By G. Michael Dobbs
A fascinating documentary, a fun horror film and a comedy that satirizes films from the 1970s are all in this week's DVD review column.
Welcome to Nollywood
Okay, movie fans: name the three countries that produce the majority of the world's films -- India, the United States and Nigeria.
Well, although that country's films are not readily seen in this country, Nigeria has a very busy film industry, which produces about 2,500 direct to video movies a year. This engaging documentary serves as a tantalizing introduction to the country's films and filmmakers.
Facing low budgets, quick schedules and intermittent electricity, these producers and directors have developed a guerilla filmmaking style from which low budget American directors could learn. They have wisely not tried to reproduce the scope or subject matter of American films, but have created an African style based on African storytelling traditions.
The Nigerian films are shown throughout much of Africa and the filmmakers are proud to say their industry was not subsidized by the government and brings in millions of dollars in revenue.
The documentary follows several filmmakers as they produce their films and concentrates on director Izu Ojukwu as he attempts to make an epic war film based on the experiences of Nigerian soldiers who served in an international peacekeeping mission in Liberia. Ojukwu loves movies he even built his own projector as a young man -- but his money runs out, his cast turns rebellious and the film looks as if it is in peril.
If I have one beef with documentary director Janie Meltzer it's that he doesn't include footage from Ojukwu's film, which was completed after two years and became a big hit. I was interested in seeing it.
If world cinema is a subject that interests you, this documentary should be on your list.
Now I understand that many zombie movies traditionally have been more about special effects and splatter than about story, humor or characterization, so "Zombieland" might not be to the gorehound's liking.
But for people who enjoyed "Shaun of the Dead," "Zombieland" should be a hit.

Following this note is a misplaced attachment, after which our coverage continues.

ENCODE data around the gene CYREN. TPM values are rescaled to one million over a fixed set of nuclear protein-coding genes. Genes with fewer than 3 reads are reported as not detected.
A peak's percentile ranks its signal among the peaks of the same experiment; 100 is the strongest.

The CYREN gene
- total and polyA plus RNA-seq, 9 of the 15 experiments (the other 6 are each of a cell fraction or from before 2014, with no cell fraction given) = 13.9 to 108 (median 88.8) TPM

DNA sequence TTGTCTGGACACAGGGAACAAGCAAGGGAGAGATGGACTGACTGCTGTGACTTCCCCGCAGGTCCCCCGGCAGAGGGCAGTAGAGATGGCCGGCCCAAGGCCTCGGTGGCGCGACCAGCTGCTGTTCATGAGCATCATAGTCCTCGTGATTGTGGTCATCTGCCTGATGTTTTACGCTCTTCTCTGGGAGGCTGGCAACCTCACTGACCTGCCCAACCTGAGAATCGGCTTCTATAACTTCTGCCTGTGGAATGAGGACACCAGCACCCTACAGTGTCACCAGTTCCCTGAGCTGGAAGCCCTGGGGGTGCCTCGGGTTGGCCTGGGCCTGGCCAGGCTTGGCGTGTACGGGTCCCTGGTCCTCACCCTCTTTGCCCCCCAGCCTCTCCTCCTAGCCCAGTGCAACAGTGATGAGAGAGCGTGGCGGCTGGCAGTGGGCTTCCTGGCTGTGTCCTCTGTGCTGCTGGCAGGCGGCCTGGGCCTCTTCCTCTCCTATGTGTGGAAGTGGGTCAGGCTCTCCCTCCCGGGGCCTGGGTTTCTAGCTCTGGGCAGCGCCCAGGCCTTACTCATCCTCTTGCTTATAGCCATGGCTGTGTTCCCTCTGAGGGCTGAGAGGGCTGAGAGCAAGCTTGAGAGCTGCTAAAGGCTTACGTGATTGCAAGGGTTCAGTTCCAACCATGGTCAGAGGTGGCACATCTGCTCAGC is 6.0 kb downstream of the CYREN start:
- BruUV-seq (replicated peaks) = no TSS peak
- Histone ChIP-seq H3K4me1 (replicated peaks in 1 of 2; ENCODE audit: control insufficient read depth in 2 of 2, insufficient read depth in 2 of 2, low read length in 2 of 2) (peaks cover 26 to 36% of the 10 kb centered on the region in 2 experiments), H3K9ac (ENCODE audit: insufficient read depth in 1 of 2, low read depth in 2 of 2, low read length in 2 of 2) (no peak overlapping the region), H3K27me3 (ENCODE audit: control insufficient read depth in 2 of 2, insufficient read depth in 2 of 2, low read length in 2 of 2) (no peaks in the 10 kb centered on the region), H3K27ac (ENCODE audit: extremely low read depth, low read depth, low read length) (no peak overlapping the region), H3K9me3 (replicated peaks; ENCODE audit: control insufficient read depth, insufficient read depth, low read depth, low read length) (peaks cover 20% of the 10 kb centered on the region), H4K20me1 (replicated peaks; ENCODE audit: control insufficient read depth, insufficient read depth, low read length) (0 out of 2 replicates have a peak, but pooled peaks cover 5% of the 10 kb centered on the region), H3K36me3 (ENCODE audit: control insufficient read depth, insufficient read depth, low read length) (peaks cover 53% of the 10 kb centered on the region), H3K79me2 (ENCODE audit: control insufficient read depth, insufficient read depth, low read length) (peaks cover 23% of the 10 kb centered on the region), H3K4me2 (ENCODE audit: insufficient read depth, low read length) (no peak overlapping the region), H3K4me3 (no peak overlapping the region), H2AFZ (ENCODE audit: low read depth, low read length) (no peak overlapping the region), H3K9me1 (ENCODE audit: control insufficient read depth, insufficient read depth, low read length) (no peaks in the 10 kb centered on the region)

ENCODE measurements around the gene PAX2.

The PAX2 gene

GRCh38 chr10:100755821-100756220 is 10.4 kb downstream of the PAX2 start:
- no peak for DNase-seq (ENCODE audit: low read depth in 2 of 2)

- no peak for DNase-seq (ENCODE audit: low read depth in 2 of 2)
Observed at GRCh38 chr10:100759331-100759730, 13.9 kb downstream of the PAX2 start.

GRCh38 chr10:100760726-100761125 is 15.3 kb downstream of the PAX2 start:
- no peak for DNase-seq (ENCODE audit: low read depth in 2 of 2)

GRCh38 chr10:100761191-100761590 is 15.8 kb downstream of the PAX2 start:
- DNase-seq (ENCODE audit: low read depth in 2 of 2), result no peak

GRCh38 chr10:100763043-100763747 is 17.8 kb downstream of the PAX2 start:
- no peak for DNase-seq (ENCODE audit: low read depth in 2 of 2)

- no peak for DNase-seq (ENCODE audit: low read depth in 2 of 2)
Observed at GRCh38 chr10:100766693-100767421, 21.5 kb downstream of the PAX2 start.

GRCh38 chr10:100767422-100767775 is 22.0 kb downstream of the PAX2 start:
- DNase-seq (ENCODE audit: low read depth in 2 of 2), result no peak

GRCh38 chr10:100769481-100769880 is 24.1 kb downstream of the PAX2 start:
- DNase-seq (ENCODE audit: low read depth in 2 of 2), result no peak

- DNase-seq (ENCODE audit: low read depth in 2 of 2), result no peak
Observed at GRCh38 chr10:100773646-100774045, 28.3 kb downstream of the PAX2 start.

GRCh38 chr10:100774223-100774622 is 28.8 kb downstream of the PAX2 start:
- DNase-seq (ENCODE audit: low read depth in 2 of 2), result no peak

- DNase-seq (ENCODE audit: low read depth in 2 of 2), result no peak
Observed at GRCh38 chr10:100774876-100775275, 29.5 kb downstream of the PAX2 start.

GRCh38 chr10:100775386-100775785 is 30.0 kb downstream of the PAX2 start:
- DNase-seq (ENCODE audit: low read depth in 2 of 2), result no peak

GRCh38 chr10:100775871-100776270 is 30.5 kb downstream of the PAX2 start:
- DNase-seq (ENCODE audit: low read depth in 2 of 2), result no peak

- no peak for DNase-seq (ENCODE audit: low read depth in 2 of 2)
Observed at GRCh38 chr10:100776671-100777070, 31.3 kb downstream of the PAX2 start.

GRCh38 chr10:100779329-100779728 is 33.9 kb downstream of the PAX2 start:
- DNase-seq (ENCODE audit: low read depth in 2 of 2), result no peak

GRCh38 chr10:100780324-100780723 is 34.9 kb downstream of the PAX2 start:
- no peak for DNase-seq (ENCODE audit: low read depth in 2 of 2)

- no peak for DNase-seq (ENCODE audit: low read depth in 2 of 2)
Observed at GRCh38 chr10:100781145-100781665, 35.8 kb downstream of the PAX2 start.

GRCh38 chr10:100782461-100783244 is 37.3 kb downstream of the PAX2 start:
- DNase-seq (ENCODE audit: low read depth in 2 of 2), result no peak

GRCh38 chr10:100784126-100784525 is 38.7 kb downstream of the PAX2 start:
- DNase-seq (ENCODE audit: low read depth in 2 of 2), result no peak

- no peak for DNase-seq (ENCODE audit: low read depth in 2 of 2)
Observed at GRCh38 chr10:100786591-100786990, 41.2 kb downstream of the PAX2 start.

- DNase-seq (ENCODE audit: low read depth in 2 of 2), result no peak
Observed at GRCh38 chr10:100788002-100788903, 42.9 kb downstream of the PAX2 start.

Set in the near future when an unknown virus has decimated humanity, Jesse Eisenberg plays Columbus, a college student whose survival has been based on following a number of rules -- everything from stay in shape (you have to be able to outrun zombies) to never be a hero and take chances.
When Columbus meets Tallahassee (played perfectly by Woody Harrelson), his life changes. Tallahassee is a zombie hunter. He doesn't avoid them. He invites them to find him so he can blow them away.
The two men form an uneasy alliance and each is hoping to find some pocket of humanity that has also survived. They do find two sisters who con them out of their vehicle. Emma Stone and Abigail Breslin play the siblings who are trying to head west, where they believe an amusement park will offer refuge.
I really liked this movie because it was more about the characters than about trotting out the hyped-up conventions of the zombie genre. While it does have its share of nasty looking undead, violence and various exploding body parts, it does have a big heart and it's not on the floor in some scene.
If you missed it in the theaters, give it a try.
"Black Dynamite" is a comedy that satirizes the black exploitation films of the 1970s and, while it can be clever, it took me a while to warm up to it.
That's not because the lead, Michael Jai White, didn't hit his Jim Brown-like role on the head -- he did -- and not because White doesn't have the legitimate athletic chops to pull of fight scenes -- he does.
I think I was making mental comparisons to another comedy that took aim at the same subject, "I'm Gonna Get You Sucker," written and directed by Keenan Ivory Wayans. The previous film used a number of actors who had been in the movies that were satirized and that gave it a neat, nostalgic tone.
Like Wayans, White is more than the lead actor. He co-wrote the script and was one of the film's producers.
White plays former CIA agent Black Dynamite, which is apparently his given name. Set in the 1970s, the comedy has all of the conventions of the films of that era -- pimps, righteous reformers, sleazy politicians and big, big Afros. The plot follows a familiar course as Black Dynamite hunts down the white mobsters pushing heroin into the neighborhood but then veers off in other directions as it pokes fun at such films as "Enter the Dragon."
Co-writer Byron Minns plays Black Dynamite's sidekick, a character clearly based on the late Rudy Ray Moore. Moore played Dolemite, a character not too far away from Black Dynamite in some ways in a series of films he produced himself in the 1970s. I wondered as I watched this what Moore would have thought of this send-up.
Blissfully politically incorrect, "Black Dynamite" has a spectacularly outrageous climax. If you're familiar with the black action films from the 1970s, check out "Black Dynamite."
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